The action couldn’t have been more overdue. For years Trump had used the platform to spread hate and disinformation — and Facebook refused to take a stand.
Last year Free Press and allies including ADL, Color Of Change and the NAACP launched the Stop Hate for Profit advertising boycott in protest of Facebook’s failure to protect its users and enforce its policies. During our meeting with top company executives, Mark Zuckerberg admitted that he’d made the final call in the decision to leave up Trump’s racist “looting and shooting” post that condemned last summer’s racial-justice protests — even though it violated Facebook rules against glorifying violence.
This was not Trump’s first offense. Before the El Paso shooter took 23 lives in 2019, Trump’s campaign ran more than 2,000 political ads that ran in heavy rotation in Texas. The ads used the word “invasion” to describe immigrants, racist sentiments that were reflected in the shooter’s hateful manifesto.
Trump’s constant violations of Facebook’s policies only intensified over time. He flooded the platform with toxic disinformation about the COVID-19 pandemic, downplaying its severity and peddling fake miracle cures. He constantly spread lies alleging election fraud, setting the stage for the deadly insurrection on Jan. 6.
A recent Media Matters for America analysis found that in 2020, more than 6,000 of Trump’s posts — roughly 1 out of 4 — contained extremist rhetoric or misinformation about the coronavirus or the election. Those posts were liked and shared over 927 million times.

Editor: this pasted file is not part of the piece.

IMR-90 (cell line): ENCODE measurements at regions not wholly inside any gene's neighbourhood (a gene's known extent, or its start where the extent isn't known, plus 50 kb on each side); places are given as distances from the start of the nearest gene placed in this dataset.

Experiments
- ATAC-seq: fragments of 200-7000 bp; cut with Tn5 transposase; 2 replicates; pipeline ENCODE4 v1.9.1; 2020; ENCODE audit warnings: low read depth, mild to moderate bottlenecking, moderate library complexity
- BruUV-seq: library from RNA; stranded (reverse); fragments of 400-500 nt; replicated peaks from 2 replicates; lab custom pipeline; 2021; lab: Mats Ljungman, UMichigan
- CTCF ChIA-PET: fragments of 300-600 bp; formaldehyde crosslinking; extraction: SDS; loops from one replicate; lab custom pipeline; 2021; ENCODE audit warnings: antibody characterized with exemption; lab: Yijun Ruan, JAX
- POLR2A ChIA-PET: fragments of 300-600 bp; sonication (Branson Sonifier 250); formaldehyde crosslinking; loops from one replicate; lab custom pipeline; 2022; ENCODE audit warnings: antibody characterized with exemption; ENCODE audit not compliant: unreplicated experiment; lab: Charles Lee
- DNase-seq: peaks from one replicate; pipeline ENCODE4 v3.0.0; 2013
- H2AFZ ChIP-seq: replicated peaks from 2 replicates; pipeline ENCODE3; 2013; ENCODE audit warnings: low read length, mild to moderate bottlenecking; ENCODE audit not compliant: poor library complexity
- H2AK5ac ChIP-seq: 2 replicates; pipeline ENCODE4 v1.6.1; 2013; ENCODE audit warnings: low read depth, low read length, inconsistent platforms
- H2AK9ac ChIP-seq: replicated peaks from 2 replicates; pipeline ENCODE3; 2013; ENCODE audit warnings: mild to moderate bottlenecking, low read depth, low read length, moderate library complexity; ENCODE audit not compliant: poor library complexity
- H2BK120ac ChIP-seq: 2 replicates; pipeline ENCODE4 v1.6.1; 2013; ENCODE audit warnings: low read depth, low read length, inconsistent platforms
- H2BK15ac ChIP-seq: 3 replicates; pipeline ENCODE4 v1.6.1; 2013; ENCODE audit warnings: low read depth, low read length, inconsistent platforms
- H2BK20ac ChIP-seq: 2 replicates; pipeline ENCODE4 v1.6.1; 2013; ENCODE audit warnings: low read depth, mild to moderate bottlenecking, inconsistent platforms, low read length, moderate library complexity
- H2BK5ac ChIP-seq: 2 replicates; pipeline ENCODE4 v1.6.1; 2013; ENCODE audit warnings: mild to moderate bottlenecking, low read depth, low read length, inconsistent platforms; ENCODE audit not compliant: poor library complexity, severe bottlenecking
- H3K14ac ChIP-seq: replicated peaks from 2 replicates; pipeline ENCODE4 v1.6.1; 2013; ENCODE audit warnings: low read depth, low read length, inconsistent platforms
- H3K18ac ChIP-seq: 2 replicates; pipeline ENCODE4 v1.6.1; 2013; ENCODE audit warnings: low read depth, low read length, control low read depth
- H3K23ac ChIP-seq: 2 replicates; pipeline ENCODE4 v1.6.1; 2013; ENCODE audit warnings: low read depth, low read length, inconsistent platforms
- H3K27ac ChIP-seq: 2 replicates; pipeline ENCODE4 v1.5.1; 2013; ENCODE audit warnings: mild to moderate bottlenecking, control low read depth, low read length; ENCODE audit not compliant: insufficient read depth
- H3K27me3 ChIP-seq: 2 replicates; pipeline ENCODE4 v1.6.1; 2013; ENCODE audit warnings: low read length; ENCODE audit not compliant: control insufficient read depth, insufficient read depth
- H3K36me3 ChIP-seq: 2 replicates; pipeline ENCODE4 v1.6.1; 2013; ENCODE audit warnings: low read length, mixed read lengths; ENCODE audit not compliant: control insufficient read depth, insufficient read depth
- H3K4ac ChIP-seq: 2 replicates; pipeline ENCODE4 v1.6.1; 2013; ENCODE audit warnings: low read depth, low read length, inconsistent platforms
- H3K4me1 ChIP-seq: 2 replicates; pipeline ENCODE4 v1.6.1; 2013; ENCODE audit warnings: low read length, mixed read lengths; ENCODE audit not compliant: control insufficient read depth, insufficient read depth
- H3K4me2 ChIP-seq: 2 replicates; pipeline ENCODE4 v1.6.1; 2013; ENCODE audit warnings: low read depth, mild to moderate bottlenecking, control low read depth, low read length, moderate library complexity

We are all safer when Trump doesn’t have a social-media megaphone. Zignal Labs found that in the week after Trump was deplatformed, disinformation about fraud in the election dropped by 73 percent over social media.
After President Biden’s inauguration, Facebook punted the decision about whether to reinstate Trump’s account to its Oversight Board, an ostensibly independent entity. We wrote a comment to the Oversight Board emphasizing that it must take into account Trump’s long history of violating Facebook’s policies. The board must act in the public interest and uphold Trump’s suspension — and Facebook must honor that decision.
While upholding Trump’s suspension won’t repair the rot at the core of Facebook’s business model, it will help reduce the proliferation of lies and violent hate speech across its global platforms.